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In this page, the official RPi3 announcement states:

You’ll need a recent NOOBS or Raspbian image from our downloads page. At launch, we are using the same 32-bit Raspbian userland that we use on other Raspberry Pi devices; over the next few months we will investigate whether there is value in moving to 64-bit mode.

My question is, given that the processor is 64 bits, isn't it obvious that running the OS in 64 bits will be better in every way? What am I missing?

  • 9
    I once worked for a company that ported software from 32bit to 64bit OSF on DEC/Alpha (long time ago). Just a straight recompile, since the codebase was already 64bit compliant. 10% performance hit from the extra memory consumption in integers and pointers. This was back in the days when performance was measured in triple digit mhz and double (maybe low triple) digit memories. Without having 4+GB of ram onboard, not necessarily a good idea. – Chris K Mar 11 '16 at 18:27
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    64-bit first pays off with more memory than the Pi has. – Thorbjørn Ravn Andersen Mar 11 '16 at 20:50
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    On x86 based systems the difficulty to decide this has even let to a hybrid abi: en.wikipedia.org/wiki/X32_ABI which uses 32bit pointers and 64bit cpu registers. – PlasmaHH Mar 11 '16 at 21:07
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    @ChrisKaminski but ARM and x86 are different. When they go from 32 to 64 bits they double the number of registers and redesign some aspects of the instruction set that make the code run faster in most cases. You can see a lot of benchmarks on the internet – phuclv Mar 12 '16 at 3:42
  • @rsaxvc so what does that add to my comment? I said "ARM and x86" to say that in those architectures going 64 bits improves performance of the application unlike other architectures like DEC/Alpha or Sparc, MIPS... – phuclv Jul 12 '16 at 5:44
63

given that the processor is 64 bits, isn't it obvious that running the OS in 64 bits will be better in every way?

No actually, it's not. In some ways, running a 64 bit operating system could deteriorate the Raspberry Pi's performance.

Benefits of 64 bit:

The two primary benefits of using a 64 bit processor/operating system is that the device can handle more than 4 GB of RAM, and natively handle integers larger than 2^32 without the need for a bignum library.

The Raspberry Pi doesn't have more than 4 GB of RAM. At a 1 GB of RAM, you've completely lost the first of the two primary benefits. As for the second benefit, what percentage of people are actually using enough giant numbers that it makes sense for the foundation to support a whole second operating system? As is, the RPi can use huge numbers through software methods, but it seems like if you're going to be consistently in that realm, you need to be using better hardware anyway.

Problems with 64 bit:

The ability to store a larger number isn't granted by magic. Rather, the size of memory objects needs to be increased. In C (and C++) this means changing an int to int64_t. This isn't done automatically, hence the comments about the foundation not wanting to maintain two branches.

Additionally, many applications simply don't provide a benefit (for most users) when run in 64 bit mode. Notice that most web browsers, MS Office, and a whole host of other popular software is all still shipped and maintained in a 32 bit manner. Sure you can get your hands on an 64 bit release of MS Office, but it's rarely used.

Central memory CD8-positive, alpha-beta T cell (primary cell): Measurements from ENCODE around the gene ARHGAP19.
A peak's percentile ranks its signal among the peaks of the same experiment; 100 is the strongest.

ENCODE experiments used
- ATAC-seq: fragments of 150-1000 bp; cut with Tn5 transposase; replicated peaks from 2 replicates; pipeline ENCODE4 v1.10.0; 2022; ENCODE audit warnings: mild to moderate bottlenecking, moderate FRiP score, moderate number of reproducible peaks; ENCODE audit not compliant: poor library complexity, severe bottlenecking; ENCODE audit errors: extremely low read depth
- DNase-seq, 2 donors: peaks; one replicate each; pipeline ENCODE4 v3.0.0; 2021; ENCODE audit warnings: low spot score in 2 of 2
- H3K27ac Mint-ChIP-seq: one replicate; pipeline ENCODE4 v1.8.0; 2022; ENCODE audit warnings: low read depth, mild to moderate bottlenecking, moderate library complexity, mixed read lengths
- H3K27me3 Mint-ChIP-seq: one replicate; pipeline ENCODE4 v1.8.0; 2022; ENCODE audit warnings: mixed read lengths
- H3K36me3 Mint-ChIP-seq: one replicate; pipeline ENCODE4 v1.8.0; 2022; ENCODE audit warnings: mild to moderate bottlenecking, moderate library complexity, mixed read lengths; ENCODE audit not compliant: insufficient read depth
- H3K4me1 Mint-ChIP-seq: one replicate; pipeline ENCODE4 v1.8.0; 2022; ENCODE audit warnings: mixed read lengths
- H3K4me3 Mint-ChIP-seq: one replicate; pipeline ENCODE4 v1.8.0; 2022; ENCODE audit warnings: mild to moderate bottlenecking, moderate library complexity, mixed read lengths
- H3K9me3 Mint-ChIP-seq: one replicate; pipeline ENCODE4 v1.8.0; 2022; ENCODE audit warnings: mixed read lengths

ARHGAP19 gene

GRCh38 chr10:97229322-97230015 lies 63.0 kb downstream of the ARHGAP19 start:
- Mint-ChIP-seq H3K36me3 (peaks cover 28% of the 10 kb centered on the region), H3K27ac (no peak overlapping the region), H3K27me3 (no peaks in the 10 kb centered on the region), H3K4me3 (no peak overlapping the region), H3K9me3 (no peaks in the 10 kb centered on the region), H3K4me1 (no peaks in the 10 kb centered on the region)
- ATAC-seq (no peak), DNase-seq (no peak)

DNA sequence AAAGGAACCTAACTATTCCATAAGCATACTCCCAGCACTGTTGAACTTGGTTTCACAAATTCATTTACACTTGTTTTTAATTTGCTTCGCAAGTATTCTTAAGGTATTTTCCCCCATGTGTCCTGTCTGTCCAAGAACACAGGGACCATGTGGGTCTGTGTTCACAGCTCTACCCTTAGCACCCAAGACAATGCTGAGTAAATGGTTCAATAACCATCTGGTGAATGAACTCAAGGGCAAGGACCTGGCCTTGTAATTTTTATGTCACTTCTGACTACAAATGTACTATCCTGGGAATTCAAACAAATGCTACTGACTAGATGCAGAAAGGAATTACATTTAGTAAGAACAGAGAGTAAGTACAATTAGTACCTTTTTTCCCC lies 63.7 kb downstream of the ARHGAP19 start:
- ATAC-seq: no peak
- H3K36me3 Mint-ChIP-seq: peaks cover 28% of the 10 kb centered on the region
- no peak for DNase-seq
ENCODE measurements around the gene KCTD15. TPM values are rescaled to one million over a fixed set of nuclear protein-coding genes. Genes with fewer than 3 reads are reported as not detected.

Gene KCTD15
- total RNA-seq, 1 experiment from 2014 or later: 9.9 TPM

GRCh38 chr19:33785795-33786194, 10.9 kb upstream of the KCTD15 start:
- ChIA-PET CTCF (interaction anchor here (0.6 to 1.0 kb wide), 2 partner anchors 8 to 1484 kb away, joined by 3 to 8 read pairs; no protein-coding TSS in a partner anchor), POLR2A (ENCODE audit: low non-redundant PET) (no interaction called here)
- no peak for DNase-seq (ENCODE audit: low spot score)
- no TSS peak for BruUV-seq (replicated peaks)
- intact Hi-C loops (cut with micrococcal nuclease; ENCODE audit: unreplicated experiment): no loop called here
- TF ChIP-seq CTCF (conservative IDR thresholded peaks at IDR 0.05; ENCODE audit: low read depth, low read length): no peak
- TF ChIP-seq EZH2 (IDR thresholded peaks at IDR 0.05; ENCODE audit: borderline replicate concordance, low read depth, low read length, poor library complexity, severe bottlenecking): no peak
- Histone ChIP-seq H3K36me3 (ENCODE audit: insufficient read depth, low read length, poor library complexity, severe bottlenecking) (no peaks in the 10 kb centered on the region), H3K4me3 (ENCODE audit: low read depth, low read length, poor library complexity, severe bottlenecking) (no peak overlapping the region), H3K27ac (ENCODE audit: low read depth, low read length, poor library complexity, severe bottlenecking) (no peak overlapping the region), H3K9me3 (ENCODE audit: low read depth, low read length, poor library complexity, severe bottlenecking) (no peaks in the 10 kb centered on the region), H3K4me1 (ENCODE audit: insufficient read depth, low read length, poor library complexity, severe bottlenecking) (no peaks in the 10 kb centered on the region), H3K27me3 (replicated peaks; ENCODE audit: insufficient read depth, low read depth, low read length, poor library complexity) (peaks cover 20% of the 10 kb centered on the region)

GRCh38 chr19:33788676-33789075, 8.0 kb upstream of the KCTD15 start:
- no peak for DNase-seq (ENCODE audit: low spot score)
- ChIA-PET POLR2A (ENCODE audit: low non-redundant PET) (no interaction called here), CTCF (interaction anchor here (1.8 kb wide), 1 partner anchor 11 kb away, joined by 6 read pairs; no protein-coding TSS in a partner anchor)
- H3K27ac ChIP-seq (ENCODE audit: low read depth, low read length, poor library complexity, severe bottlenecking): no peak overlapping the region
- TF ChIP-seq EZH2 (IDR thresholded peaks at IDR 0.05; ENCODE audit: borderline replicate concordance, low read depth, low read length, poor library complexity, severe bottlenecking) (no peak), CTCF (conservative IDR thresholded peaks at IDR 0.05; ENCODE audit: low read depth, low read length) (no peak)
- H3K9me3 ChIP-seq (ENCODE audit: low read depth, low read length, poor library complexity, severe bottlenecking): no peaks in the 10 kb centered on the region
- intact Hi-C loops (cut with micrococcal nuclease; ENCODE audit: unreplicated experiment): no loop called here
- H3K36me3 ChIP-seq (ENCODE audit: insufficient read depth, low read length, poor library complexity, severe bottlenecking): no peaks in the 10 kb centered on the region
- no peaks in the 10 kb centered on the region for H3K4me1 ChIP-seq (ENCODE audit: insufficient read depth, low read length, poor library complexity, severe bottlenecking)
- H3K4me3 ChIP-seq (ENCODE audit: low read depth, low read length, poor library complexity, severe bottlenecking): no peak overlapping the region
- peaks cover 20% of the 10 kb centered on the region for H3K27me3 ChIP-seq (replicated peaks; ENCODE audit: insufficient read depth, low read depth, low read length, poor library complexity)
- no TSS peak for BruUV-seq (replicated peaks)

If the application/operating system is written to take advantage of a 64 bit architecture, your application is going to use more memory, simply because variables and pointers are taking up more space. Usually this is a relatively small trade off for machines that will benefit from the perks. In our case, we have very few perks, and very little RAM.

Also of note:

Just because you're running on a 64 bit machine, doesn't mean the application isn't running as 32 bit. Windows makes this very clear by having two different install paths, C:\Program Files and C:\Program Files (x86).

So, will the foundation likely provide 64 bit support?:

We're back at the same point of, "Some people may see benefit, but most will not.". You'll certainly see other projects offering 64 bit builds, but unless the foundation gets a lot of undeserved (imo) flack, they probably won't and shouldn't (imo). Creating and maintaining a separate 64 bit branch isn't a small endeavor, and honestly, just doesn't seem worth it.

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    Assuming you talk about C and friends, the size of any type <= int remains the same. size_t and pointers increase in size, as may long under Linux's address model. You also completely miss out of the points of virtual address space, which matters when you do memory mapped I/O. – user42969 Mar 11 '16 at 16:36
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    It's not advanced to make a distinction between physical memory amounts and virtual memory. It is also not advanced to not propagate misinformation. sizeof(char) is always one. Under Linux, sizeof(short), sizeof(int), sizeof(float), sizeof(double) do not vary with bitness. That has a major difference in your claims. – user42969 Mar 11 '16 at 16:43
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    I have problems with the use of x64 in this answer. x64 is an abbreviation of x86-64. This is NOT synonymous with "64 bit". 64 bit ARM CPUs are AArch64. – Oli Mar 11 '16 at 17:31
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    There are more 64-bit pros than you listed. Is there performance advantage to ARM64, en.wikipedia.org/wiki/64-bit_computing#Pros_and_cons – phuclv Mar 12 '16 at 3:59
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    You missed the biggest reason to move to a 64 bit OS. January 19, 2038. 32 bit Linux can't handle dates past this time. The fix has been 64 bit Linux (and upgrading any software based on the 32 bit unix time) for quite some time. 2038 is 20 years away now, but Raspberry Pi, being a small embedded machine has some potential to be used this far in the future. Nobody really took the Y2K problem seriously in 1980 either. – Steve Sether Dec 9 '17 at 4:24